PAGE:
So while they had come to salvation by grace, they had imbibed so much of their former system (salvation by works) that they didn’t think children fit in anywhere. And, of course, the Lord hadn’t apparently said anything to this point about the children, so this is their teaching moment. They strongly protest this group of parents who desired the Lord to bless their babies and pray for their babies, convinced that this would just be an unnecessary, trivial interruption.

And, again, if you just took a Greek New Testament, took the word epitimaō and started in Mark 3 and traced it through Mark 10, you would see that every time it’s used, it’s a very intense reprimand. So the disciples really let those parents have it

And that is a very strong word, epitimaō, a compound word intensified again by a preposition as verbs tend to be in the Greek language. Literally, it means they censured them or they reprimanded them. In a noun form, it means punishment. They turned on these parents. Their worldview, their religious worldview, was such that children had no place in the system of religion, no place before God, not until they arrived at the point where they could do the things they needed to do to gain God’s favor.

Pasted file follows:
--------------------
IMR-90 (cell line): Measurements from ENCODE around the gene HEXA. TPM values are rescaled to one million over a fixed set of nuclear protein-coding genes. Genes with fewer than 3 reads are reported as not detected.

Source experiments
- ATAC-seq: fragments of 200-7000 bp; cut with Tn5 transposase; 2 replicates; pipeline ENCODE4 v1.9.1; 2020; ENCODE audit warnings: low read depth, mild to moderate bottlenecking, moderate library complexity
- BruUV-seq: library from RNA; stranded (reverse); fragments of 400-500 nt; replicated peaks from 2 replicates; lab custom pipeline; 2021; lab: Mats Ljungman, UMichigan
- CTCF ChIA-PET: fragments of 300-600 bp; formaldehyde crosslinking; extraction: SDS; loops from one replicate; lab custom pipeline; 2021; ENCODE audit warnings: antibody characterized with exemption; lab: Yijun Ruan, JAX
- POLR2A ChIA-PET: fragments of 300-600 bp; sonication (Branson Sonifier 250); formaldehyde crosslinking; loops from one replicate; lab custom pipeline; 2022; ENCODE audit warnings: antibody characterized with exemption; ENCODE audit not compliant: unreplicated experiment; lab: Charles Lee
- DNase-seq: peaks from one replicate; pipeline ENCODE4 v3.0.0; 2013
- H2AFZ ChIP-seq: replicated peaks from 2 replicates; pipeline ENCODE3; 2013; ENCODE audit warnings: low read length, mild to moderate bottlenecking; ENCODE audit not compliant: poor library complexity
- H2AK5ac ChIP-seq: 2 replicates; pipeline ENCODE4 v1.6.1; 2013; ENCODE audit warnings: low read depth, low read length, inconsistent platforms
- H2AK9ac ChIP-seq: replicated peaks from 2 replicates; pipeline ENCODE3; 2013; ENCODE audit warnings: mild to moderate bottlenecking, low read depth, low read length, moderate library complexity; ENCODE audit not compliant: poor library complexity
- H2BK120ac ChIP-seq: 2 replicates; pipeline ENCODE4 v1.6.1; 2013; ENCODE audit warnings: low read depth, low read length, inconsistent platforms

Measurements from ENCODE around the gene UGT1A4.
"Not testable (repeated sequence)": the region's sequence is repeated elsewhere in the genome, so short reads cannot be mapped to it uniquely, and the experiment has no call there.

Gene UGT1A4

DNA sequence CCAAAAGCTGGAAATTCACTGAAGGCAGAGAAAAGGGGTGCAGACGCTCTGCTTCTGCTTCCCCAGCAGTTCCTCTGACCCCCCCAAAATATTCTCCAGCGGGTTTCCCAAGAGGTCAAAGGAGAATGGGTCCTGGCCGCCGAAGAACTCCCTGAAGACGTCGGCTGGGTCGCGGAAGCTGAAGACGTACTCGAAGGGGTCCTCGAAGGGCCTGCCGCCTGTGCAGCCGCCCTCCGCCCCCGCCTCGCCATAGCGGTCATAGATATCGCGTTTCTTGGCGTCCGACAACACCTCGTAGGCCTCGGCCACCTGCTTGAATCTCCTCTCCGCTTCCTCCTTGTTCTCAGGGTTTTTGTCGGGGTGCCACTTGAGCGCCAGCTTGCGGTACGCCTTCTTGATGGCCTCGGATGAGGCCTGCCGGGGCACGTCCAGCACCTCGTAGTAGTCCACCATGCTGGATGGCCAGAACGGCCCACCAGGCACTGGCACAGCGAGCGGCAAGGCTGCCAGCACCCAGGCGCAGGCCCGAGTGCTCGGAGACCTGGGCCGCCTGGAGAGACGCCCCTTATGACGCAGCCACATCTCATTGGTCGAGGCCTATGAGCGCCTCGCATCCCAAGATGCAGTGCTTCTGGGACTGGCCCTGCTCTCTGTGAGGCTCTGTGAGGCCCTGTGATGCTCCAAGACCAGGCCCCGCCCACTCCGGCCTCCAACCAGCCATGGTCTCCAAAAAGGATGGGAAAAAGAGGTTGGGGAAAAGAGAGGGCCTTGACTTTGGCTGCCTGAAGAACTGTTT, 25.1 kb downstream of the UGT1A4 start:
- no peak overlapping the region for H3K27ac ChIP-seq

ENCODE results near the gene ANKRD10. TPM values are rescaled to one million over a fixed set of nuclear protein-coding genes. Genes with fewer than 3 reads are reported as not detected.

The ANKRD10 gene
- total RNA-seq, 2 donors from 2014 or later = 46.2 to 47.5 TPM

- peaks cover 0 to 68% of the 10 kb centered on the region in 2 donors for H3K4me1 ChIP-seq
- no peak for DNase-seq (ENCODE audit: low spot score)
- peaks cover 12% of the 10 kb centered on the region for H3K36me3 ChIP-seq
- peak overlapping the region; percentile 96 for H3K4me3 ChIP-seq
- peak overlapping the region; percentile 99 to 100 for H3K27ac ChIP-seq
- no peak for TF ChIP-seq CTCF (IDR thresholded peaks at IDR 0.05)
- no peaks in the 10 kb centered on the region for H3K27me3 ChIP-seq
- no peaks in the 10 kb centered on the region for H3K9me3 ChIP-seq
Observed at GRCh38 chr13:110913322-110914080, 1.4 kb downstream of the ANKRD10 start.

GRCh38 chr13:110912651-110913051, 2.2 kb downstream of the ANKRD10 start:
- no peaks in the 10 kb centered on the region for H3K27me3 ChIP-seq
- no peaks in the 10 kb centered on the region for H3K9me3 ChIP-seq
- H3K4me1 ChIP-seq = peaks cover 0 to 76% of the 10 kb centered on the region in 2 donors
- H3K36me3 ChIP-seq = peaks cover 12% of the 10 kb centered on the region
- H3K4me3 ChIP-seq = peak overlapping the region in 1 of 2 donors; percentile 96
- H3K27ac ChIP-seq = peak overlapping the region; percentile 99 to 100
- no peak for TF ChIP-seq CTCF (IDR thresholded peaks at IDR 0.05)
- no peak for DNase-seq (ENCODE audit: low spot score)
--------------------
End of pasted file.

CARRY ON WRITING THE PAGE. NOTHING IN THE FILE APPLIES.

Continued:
The practice of a Jewish blessing either by a patriarch or a religious elder was widespread throughout history:

There are Old Testament illustrations of how fathers blessed their children. There are a number of them. All through the patriarchal period, fathers blessed their children, Noah blessed Shem and Japheth, and we see that through the patriarchs, through Jacob and passed down to the next generation and the next, Isaac blessing his sons and Jacob blessing his sons, and this was a typical fatherly benediction pronounced on the heads of children.